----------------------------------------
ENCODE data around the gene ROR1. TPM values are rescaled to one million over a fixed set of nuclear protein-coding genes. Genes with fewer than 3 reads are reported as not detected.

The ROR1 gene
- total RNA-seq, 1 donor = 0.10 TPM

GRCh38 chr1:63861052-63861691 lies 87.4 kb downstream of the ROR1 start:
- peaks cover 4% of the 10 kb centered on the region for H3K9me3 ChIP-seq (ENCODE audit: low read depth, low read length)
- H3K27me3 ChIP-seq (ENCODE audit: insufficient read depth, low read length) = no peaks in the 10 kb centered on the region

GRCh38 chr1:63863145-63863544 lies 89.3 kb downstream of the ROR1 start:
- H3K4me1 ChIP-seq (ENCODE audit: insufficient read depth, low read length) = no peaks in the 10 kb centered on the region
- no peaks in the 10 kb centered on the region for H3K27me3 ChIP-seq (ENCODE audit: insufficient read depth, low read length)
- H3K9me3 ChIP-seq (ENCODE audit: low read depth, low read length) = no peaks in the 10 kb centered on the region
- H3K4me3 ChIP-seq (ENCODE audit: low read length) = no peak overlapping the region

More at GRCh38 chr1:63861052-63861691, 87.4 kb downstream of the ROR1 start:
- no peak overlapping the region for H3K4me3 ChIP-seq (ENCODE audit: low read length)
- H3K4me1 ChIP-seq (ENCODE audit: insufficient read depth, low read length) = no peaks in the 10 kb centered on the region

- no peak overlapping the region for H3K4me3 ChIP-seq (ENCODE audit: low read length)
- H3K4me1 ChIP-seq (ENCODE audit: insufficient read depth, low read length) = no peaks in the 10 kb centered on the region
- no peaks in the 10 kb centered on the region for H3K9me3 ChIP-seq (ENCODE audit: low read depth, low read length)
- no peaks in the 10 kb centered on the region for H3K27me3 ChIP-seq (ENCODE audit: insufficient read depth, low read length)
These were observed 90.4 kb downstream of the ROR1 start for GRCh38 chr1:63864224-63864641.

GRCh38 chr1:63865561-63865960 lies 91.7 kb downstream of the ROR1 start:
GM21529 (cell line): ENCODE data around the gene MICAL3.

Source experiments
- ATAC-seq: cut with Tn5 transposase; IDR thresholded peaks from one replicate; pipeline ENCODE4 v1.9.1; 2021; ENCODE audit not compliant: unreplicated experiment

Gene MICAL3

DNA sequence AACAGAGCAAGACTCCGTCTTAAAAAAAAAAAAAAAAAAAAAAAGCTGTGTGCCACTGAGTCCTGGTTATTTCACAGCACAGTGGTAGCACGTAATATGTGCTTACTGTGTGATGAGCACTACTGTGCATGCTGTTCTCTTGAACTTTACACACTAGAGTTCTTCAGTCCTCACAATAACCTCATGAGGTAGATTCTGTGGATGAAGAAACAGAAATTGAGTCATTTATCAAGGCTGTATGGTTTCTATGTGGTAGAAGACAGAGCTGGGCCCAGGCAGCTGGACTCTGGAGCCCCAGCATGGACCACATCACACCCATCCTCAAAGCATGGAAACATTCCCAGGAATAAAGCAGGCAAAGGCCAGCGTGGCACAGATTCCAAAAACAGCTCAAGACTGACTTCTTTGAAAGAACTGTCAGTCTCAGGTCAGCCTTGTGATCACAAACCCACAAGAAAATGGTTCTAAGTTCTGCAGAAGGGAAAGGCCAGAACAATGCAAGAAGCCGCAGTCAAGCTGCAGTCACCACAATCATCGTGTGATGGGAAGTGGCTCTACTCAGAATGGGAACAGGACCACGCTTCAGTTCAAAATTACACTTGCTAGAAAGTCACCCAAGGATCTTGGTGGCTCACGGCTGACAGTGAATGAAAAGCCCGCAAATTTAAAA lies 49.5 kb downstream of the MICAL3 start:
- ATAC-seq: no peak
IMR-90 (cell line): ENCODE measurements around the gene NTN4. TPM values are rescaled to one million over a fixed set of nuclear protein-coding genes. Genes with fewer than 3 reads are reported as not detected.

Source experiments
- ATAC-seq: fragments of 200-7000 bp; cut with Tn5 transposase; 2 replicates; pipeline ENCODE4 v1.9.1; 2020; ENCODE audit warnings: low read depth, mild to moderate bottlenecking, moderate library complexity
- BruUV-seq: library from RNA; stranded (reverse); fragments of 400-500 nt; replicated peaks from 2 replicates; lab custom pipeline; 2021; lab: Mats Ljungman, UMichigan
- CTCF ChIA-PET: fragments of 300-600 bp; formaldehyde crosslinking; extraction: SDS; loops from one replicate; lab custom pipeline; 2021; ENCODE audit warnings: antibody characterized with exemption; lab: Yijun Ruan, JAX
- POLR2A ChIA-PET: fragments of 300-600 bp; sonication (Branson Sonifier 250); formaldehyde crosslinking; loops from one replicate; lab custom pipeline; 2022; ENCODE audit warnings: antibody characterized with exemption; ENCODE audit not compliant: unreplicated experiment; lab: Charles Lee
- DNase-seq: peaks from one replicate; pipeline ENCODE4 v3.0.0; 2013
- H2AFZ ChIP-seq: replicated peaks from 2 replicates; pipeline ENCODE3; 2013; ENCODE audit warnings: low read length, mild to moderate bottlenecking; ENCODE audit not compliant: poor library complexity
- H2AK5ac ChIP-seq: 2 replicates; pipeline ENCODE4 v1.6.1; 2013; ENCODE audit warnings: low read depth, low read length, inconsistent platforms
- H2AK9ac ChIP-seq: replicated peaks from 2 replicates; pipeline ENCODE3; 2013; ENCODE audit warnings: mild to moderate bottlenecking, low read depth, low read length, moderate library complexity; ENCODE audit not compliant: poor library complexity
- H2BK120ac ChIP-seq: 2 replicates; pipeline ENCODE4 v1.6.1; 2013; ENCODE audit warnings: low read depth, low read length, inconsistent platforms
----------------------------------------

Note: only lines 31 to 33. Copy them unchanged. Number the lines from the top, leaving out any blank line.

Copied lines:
- CTCF ChIA-PET: fragments of 300-600 bp; formaldehyde crosslinking; extraction: SDS; loops from one replicate; lab custom pipeline; 2021; ENCODE audit warnings: antibody characterized with exemption; lab: Yijun Ruan, JAX
- POLR2A ChIA-PET: fragments of 300-600 bp; sonication (Branson Sonifier 250); formaldehyde crosslinking; loops from one replicate; lab custom pipeline; 2022; ENCODE audit warnings: antibody characterized with exemption; ENCODE audit not compliant: unreplicated experiment; lab: Charles Lee
- DNase-seq: peaks from one replicate; pipeline ENCODE4 v3.0.0; 2013